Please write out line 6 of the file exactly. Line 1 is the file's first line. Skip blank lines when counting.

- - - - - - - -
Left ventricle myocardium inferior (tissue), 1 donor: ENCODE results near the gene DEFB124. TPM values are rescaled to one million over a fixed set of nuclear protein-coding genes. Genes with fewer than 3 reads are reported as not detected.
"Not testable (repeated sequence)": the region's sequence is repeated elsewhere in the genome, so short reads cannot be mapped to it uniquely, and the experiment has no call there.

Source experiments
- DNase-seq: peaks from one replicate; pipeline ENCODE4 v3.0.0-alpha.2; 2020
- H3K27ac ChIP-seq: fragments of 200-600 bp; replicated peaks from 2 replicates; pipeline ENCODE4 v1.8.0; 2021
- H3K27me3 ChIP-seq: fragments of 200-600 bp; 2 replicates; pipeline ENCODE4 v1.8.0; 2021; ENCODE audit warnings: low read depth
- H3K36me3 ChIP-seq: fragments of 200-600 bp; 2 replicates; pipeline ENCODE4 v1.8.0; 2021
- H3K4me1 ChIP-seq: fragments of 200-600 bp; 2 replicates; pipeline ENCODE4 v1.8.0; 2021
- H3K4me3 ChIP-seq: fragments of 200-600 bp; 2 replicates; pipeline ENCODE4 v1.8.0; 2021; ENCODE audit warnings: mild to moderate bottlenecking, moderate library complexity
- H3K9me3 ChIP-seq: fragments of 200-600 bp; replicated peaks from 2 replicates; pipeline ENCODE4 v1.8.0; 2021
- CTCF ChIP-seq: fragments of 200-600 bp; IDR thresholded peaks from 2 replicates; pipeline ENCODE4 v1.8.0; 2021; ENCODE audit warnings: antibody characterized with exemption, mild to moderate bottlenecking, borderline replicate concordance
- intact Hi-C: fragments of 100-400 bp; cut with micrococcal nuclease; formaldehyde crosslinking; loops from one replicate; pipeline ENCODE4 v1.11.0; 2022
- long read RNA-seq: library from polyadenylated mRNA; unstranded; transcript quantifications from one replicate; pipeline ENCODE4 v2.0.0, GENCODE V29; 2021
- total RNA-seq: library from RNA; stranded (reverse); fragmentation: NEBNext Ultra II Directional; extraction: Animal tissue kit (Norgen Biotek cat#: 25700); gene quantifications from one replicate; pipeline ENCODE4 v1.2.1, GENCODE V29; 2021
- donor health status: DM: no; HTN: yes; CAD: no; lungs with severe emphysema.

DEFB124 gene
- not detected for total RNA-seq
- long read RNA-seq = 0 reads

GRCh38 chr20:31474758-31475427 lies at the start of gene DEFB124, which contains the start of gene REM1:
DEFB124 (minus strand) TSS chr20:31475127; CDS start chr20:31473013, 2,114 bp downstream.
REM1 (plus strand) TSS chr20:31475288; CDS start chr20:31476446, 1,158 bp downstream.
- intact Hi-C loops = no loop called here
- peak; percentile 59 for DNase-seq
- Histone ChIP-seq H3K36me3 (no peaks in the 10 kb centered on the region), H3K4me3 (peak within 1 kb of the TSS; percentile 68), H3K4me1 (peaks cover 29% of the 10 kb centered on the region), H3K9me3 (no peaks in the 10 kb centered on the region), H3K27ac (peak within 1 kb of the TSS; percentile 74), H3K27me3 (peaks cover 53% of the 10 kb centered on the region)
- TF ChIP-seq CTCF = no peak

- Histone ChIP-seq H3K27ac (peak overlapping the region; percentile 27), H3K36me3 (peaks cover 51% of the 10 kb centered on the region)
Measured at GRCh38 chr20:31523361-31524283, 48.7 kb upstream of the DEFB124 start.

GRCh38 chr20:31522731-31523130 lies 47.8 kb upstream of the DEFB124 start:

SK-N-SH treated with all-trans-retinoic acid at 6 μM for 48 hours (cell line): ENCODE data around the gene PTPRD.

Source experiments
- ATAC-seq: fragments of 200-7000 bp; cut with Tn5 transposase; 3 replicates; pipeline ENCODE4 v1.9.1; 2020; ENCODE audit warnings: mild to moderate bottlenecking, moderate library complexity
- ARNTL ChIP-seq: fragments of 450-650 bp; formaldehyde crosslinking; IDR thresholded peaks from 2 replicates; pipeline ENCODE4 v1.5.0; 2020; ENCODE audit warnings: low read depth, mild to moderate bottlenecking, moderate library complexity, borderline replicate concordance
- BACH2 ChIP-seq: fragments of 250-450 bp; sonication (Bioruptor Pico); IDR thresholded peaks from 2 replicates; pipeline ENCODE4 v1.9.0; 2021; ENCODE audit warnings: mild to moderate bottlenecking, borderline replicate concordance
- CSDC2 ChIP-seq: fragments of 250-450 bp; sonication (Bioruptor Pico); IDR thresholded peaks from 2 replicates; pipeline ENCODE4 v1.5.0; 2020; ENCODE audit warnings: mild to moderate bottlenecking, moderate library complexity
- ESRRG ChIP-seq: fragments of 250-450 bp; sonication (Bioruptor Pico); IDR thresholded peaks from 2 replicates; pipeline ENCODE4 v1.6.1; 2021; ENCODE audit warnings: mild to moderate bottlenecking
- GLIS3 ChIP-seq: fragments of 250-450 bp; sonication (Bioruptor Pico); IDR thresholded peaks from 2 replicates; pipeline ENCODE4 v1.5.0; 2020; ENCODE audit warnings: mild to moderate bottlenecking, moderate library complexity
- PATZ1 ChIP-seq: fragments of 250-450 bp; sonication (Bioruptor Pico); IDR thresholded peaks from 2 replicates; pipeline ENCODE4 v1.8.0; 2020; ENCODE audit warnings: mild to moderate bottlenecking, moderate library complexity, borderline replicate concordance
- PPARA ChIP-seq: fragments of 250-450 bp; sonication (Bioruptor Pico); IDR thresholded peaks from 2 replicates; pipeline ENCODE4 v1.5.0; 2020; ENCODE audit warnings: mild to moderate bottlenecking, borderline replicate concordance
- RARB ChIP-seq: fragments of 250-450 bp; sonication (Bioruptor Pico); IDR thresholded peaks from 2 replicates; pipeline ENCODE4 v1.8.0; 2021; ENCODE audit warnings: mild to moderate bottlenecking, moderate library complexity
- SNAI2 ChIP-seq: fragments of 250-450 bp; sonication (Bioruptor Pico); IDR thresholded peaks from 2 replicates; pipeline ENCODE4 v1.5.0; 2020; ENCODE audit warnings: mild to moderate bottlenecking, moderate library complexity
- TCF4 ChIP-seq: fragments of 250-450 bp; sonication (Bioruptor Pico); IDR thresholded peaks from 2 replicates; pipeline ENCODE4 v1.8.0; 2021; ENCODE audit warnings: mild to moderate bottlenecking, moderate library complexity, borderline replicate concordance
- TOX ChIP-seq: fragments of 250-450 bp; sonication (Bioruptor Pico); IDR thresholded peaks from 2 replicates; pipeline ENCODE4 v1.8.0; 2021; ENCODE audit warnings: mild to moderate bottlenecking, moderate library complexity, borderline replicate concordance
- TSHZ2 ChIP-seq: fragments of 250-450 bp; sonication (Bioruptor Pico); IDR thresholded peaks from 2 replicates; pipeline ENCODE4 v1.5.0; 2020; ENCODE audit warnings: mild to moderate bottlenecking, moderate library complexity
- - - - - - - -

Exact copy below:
- H3K27me3 ChIP-seq: fragments of 200-600 bp; 2 replicates; pipeline ENCODE4 v1.8.0; 2021; ENCODE audit warnings: low read depth